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Weight Gain on Hormone Therapy

TOP - May 2014, Vol 7, No 2 - Genitourinary Cancers
Alice Goodman

Younger, thinner, nondiabetic men were more likely to gain weight on androgen deprivation therapy (ADT) than older men with comorbidities.

“This is a new finding. We always thought that older, sicker prostate cancer patients were more likely to gain weight on hormonal therapy, but this study shows something different. At present, we don’t have an explanation for this, but our working theory is that younger men have higher baseline levels of testosterone than older, obese, and diabetic men and the magnitude of testosterone decline on hormone therapy might explain the weight gain,” said lead author Daniel Seible, MD, of the Dana-Farber Cancer Institute, Boston, Massachusetts.

The retrospective study assessed weight change among 118 men with nonmetastatic prostate
cancer assigned to ADT. The primary end point was weight change 1 year after initiation of ADT. The secondary aim was to identify factors associated with weight gain.

Overall, a significant weight gain was found 1 year after starting ADT (P = .0005). Three main risk factors associated with weight gain were:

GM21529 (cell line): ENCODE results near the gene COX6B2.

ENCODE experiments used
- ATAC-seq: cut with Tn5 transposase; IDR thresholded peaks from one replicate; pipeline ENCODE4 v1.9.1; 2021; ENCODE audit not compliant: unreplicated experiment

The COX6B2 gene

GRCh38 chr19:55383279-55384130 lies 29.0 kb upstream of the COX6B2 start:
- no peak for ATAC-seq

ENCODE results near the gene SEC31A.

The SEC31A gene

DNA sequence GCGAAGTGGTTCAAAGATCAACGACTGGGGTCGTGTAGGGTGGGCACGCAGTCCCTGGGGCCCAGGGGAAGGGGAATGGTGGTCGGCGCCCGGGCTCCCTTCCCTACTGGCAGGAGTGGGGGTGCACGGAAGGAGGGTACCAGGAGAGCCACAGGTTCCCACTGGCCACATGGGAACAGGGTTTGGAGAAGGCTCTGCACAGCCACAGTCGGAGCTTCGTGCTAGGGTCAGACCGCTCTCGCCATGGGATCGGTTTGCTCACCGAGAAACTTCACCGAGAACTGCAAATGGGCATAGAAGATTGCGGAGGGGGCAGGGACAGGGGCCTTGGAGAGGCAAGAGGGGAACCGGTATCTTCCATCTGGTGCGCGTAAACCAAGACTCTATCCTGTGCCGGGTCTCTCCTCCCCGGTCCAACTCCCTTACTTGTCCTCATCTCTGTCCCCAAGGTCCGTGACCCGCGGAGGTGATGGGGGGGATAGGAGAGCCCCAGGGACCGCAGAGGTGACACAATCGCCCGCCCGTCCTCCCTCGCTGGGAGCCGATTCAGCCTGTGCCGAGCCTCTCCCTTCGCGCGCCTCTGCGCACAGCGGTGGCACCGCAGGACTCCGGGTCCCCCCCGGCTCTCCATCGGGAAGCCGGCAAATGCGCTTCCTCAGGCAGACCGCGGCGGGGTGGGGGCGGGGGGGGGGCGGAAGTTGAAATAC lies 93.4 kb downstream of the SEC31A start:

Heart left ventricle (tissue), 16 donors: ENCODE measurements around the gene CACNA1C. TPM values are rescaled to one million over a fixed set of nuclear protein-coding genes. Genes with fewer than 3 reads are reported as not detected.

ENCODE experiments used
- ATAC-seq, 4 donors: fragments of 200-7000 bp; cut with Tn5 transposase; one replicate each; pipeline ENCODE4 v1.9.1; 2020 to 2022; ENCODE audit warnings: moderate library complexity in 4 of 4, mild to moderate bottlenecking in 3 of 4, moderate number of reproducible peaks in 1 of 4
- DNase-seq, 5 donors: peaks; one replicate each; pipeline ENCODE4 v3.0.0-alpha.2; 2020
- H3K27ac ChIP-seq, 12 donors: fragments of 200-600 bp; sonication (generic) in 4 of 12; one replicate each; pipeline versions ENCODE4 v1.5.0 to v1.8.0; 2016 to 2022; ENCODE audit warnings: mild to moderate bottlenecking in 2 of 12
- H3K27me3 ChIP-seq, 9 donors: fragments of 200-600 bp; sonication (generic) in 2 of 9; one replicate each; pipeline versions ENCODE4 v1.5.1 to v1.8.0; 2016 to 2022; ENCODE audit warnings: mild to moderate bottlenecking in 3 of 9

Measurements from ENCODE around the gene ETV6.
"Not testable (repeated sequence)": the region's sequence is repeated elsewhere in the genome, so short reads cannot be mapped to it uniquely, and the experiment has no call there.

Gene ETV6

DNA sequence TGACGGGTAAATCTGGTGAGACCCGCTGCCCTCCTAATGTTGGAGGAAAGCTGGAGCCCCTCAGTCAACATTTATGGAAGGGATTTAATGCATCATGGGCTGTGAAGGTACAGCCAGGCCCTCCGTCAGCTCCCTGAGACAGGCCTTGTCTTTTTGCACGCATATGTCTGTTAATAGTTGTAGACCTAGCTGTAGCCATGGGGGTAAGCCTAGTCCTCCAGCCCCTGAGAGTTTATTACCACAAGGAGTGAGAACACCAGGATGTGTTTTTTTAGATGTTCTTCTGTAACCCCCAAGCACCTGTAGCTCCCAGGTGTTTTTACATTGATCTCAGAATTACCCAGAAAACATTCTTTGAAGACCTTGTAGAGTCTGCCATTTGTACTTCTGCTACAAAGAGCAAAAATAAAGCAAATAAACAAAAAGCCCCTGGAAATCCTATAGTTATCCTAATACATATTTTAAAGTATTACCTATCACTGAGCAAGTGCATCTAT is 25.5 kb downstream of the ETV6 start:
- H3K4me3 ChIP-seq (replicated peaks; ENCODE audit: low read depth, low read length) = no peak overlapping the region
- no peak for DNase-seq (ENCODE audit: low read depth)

• Younger age: 5.98 lb gained for men younger than age 65 versus 1.3 lb for men older than
    age 65
  • Body mass index (BMI) <30: 4.36 lb gained for those with BMI <30 versus 0.22 lb for men with BMI 30
  • Nondiabetic status: 3.43 lb gained versus 0.57 lb for diabetic men

Another finding was that the more risk factors a patient had at baseline, the greater the weight gain.

In this study, the authors did not measure baseline testosterone levels of subjects, Seible said. l

Reference
Seible DM, Gu X, Hyatt A, et al. Identifying men at greatest risk of weight gain from androgen deprivation therapy. J Clin Oncol. 2014;32 (suppl 4):Abstract 80. Presented at: 2014 Genitourinary Cancers Symposium; January 30-February 1, 2014; San Francisco, CA.

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Last modified: April 27, 2020